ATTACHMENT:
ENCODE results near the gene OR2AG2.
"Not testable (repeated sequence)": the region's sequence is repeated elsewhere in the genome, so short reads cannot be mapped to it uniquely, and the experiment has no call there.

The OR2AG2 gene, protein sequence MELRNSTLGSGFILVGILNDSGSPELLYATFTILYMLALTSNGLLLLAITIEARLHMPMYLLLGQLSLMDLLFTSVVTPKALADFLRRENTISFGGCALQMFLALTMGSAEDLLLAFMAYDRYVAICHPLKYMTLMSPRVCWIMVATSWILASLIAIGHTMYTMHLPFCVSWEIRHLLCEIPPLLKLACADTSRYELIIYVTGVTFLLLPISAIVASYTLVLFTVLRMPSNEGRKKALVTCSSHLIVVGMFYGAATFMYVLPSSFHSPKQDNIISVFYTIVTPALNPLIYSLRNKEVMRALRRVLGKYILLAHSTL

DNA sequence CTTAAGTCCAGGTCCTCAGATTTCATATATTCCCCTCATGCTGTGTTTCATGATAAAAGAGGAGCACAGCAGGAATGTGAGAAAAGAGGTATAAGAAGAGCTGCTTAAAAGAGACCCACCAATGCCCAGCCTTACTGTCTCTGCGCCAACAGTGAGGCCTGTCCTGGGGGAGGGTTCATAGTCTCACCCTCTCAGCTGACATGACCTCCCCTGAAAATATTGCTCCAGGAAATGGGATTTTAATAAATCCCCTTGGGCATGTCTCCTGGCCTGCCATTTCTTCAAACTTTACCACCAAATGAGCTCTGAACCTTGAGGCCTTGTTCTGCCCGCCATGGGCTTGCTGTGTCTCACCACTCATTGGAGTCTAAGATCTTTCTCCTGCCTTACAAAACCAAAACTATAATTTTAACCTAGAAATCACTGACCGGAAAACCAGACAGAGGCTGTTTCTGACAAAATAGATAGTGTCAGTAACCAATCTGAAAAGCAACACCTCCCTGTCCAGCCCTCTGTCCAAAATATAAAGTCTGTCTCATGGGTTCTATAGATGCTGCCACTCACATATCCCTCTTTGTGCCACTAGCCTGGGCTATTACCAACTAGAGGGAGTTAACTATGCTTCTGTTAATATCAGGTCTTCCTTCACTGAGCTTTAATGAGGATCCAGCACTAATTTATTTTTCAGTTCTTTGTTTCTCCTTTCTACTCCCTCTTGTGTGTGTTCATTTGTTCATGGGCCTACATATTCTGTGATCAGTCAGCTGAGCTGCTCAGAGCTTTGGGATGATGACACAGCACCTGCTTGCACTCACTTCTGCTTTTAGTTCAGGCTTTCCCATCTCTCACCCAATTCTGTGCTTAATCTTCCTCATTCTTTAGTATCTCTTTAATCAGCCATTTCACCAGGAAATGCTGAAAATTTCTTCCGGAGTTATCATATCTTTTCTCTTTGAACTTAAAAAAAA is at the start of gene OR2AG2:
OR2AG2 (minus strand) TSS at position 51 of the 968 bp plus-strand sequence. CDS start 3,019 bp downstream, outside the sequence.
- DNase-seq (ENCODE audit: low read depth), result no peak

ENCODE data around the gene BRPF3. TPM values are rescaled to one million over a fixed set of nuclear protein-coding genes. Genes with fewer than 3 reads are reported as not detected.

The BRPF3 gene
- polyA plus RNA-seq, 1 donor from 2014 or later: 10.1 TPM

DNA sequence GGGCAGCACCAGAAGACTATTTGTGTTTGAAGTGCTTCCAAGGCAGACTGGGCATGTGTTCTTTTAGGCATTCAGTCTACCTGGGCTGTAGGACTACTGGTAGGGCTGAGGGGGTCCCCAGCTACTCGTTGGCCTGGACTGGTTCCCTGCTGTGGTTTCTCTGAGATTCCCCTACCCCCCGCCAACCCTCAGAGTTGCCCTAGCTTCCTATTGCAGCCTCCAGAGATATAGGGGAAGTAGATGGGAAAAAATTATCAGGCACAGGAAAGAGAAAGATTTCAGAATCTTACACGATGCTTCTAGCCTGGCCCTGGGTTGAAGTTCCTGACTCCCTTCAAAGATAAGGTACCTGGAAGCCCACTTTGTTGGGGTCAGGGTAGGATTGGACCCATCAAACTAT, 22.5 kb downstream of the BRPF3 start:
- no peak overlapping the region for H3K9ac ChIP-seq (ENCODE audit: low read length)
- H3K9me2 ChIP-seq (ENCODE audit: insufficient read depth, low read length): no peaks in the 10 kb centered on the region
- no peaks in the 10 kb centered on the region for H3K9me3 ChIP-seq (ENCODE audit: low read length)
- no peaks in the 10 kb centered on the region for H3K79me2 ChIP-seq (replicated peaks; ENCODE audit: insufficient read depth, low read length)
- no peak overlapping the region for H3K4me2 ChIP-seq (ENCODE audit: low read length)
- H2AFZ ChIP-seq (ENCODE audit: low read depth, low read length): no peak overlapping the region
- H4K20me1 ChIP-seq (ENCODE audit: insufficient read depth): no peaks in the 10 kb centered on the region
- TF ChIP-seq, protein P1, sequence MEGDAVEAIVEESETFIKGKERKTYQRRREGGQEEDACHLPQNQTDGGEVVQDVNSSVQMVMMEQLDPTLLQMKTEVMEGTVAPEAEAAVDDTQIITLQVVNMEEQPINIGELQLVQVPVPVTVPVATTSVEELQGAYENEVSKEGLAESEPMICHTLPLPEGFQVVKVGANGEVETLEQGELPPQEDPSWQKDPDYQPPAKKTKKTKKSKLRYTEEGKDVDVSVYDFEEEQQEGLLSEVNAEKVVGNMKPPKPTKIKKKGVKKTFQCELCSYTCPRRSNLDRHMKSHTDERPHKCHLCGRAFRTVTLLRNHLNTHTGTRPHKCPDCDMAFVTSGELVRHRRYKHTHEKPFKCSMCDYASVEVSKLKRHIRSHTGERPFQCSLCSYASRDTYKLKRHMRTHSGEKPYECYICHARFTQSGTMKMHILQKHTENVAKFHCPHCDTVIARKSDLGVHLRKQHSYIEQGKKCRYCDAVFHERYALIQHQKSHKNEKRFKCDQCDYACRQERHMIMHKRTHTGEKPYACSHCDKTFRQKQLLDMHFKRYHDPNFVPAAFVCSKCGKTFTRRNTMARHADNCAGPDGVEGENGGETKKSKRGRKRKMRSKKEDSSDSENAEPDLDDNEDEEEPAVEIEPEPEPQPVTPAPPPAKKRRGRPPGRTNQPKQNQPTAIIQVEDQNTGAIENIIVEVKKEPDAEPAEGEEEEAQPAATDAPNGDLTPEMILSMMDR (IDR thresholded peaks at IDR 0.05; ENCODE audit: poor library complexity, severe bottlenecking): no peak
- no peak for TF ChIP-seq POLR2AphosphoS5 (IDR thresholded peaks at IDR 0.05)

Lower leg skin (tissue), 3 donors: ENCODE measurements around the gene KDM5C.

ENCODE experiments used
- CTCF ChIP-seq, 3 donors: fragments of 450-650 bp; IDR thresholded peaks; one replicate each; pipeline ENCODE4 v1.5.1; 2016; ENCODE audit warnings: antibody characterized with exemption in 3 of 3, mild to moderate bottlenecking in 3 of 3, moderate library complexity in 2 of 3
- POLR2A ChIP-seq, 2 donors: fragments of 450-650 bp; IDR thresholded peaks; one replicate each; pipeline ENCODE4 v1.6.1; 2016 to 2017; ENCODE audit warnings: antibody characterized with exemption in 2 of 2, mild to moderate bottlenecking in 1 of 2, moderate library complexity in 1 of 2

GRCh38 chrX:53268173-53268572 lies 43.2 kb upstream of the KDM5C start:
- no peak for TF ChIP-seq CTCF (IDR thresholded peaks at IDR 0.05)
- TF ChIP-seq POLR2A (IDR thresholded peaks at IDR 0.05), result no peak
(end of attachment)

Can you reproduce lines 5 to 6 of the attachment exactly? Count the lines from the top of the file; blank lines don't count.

OR2AG2 (minus strand) TSS at position 51 of the 968 bp plus-strand sequence. CDS start 3,019 bp downstream, outside the sequence.
- DNase-seq (ENCODE audit: low read depth), result no peak